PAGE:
: Bighorn, MT
07-27-2008, 03:43 PM
Heading to the Boghorn at the end of August....anyone fish it before ? We are using a guide one day and renting drift boats that next 3 days......any feedback or suggestions would be appreciated.....
07-30-2008, 01:39 PM
John, I fish this river three or four times a year. It holds a lot of fish. Good idea to hire a guide the first day. You'll save a lot of time. Most of your fishing will be on small nymphs, #18 to # 22. All the shops have a what's biting board and ample supplies of flies.
I'm heading up again Aug 3rd for a week. I'll post my finds when I get back. Any other info you need let me know and I'll try and help.
07-31-2008, 08:04 PM
Thanks Ted......I did get the feel that we would be fishing small stuff. My buddy told me today that the shop on the BH told him to shy away from brass/gold beahdheads as they scare the trout.....I have tied up a lot of ray charles and scuds....in addition, bringing black caddies and tan caddies in all versions...
Thanks for the feedback as I appreciate it !
08-01-2008, 02:56 AM
During the 12 years I lived in Montana I spent 9 months in Billings and fished the Big Horn at least once/week during that time and fished it at least 12 times/year for the 4 years after I moved from Billings to Boulder, MT. The end of August you will find great Trico fishing every morning, start with a dun imitation and switch to a spinner imitation of them around 8:30 am. #22 is about right for both Trico dun and spinner with the double Trico on a #18 especially effective.
You will also find an olive Paralep hatch (a #22-24 Blue wing olive is a good imitator). Hydropsyche caddis (tan caddis) are in abundance each evening, a #16 tan Elk Hair Caddis works well. If you fish the water from 12 mile access downstream, you will find a nice Calibaetis hatch.
Small Pheasant Tail Nymphs, Hare's Ear Nymphs in natural and olive, and Tim Tollet's Peacock Flash Back Nymph are all good at that time.
Remember, the crowds are thickest from the dam down to 3 mile and nearly as thick from 3 miles to 12 mile. Below 12 mile you can often have the water to yourself, but access is very limited, especially from the Crow Agency Hwy bridge down.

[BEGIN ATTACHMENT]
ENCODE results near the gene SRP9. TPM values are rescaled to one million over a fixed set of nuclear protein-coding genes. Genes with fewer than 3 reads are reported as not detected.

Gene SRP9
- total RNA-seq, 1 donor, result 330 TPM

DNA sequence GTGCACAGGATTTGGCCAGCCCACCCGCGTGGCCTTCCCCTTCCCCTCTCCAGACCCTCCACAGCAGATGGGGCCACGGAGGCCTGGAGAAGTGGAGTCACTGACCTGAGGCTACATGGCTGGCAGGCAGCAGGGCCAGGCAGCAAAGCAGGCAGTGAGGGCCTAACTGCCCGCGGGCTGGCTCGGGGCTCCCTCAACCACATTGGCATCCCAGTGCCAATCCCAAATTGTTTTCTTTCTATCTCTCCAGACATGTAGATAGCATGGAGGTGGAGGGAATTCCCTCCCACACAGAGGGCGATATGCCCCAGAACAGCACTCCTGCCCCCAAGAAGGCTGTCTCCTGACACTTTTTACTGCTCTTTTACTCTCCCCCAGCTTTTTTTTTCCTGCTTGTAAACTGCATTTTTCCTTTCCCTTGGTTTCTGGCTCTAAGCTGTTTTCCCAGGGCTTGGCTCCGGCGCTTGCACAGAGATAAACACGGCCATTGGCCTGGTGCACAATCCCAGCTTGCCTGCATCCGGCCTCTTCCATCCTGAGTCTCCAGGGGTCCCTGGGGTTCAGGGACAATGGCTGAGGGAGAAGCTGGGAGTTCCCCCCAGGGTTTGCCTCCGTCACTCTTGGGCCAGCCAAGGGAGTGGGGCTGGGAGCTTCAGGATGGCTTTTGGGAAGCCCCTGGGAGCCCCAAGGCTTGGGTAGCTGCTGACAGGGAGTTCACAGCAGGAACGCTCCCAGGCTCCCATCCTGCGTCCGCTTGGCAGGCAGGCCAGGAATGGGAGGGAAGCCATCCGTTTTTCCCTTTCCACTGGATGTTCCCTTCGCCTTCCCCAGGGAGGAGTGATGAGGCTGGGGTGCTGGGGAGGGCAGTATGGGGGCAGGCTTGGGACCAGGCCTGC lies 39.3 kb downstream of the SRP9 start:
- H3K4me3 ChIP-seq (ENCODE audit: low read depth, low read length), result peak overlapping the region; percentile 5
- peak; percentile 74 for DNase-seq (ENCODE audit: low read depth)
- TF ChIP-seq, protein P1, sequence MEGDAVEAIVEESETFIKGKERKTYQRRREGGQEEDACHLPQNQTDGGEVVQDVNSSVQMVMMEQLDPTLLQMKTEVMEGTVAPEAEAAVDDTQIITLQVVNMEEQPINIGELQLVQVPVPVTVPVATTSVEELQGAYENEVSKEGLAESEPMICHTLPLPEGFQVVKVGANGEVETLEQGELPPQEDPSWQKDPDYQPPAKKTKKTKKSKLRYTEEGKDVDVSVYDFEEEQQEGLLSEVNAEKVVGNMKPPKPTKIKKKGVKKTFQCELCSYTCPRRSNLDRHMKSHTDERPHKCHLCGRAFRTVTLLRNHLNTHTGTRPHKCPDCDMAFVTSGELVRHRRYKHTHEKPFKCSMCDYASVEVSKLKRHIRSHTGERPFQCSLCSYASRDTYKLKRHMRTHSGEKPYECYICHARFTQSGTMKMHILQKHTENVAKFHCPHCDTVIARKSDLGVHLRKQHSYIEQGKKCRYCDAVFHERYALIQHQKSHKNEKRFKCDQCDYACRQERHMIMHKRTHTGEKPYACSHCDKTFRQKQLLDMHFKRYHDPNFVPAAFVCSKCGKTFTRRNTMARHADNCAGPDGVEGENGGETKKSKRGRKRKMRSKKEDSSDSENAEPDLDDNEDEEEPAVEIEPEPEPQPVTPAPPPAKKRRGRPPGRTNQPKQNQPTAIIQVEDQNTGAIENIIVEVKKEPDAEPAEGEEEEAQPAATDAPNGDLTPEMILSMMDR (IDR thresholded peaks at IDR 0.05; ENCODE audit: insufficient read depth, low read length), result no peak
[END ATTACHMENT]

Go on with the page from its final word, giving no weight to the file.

Little Yellow Stones are out and about late afternoon/evening #18 is about right for them and a Yellow Elk Hair Caddis is as good as any other to match it.
Don't forget San Juan Worms and sometimes there is a great little brown caddis (about #22) out and about.
08-01-2008, 11:30 AM
Great info.......you hit the nail on one thing that concerns me about the trip though is the crowds......I am just not used to going a location with crowds....I have fished the Missouri a lot over 20 years and we have it down where we rarely see more than 4 or 5 boats in an entire day based on when we get on the river.....typically, we launch the boats around 9 or 10am and go until dark....sometimes pulling drift boats at 10pm or so.....I am going with the mindset though that it will be very crowded on the Bignorn....this way, I can keep the frustration level at a minimum......:smile: .
Is this John Middleton? We floated 4 days a couple of weeks ago. Fish are everywhere. The high early flows made for chunky fish this year. Go with heavy tippit and power them out of the fast water if you hope to land the big fish. Look for the most oxygenated water, do not overlook riffles/rapids. Fish stack below drops and ledges. A to 3 is empty in the afternoon. We did best sticking to the standard tailwater stuff and not chasing the hatch. Drab flies outperofrmed flash and orange this year.
08-19-2008, 09:25 PM